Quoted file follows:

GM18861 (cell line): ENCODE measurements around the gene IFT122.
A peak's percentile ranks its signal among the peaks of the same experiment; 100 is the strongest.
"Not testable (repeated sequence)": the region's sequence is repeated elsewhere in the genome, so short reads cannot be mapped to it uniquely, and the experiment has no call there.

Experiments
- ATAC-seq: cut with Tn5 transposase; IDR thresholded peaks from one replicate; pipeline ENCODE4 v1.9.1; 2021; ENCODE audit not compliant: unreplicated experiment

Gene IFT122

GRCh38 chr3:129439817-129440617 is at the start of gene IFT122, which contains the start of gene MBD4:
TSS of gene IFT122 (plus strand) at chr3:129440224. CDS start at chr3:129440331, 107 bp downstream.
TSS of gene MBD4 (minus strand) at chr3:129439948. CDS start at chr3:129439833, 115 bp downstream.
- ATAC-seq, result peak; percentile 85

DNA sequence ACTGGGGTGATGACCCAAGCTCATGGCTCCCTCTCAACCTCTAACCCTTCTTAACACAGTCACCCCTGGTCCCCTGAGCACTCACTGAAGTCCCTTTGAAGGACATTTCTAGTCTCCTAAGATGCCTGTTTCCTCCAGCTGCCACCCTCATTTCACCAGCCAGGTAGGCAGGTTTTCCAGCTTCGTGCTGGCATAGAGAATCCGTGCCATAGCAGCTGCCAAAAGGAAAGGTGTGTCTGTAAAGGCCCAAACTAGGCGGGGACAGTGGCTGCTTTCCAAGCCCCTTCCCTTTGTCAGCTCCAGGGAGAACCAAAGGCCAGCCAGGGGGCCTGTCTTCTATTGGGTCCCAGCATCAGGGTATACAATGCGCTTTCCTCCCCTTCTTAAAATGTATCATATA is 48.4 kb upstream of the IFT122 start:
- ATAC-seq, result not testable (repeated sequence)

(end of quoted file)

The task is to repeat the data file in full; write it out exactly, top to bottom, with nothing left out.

GM18861 (cell line): ENCODE measurements around the gene IFT122.
A peak's percentile ranks its signal among the peaks of the same experiment; 100 is the strongest.
"Not testable (repeated sequence)": the region's sequence is repeated elsewhere in the genome, so short reads cannot be mapped to it uniquely, and the experiment has no call there.

Experiments
- ATAC-seq: cut with Tn5 transposase; IDR thresholded peaks from one replicate; pipeline ENCODE4 v1.9.1; 2021; ENCODE audit not compliant: unreplicated experiment

Gene IFT122

GRCh38 chr3:129439817-129440617 is at the start of gene IFT122, which contains the start of gene MBD4:
TSS of gene IFT122 (plus strand) at chr3:129440224. CDS start at chr3:129440331, 107 bp downstream.
TSS of gene MBD4 (minus strand) at chr3:129439948. CDS start at chr3:129439833, 115 bp downstream.
- ATAC-seq, result peak; percentile 85

DNA sequence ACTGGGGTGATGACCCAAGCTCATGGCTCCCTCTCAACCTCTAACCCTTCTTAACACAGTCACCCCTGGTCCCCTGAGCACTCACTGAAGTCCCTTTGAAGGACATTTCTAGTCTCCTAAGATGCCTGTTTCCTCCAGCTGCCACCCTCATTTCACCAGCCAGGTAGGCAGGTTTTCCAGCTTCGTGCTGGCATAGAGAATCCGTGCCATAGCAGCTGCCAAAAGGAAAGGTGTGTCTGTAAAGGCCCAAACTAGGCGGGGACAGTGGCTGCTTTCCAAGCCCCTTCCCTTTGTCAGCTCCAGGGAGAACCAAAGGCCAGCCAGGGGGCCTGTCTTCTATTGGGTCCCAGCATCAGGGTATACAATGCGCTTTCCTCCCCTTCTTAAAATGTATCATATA is 48.4 kb upstream of the IFT122 start:
- ATAC-seq, result not testable (repeated sequence)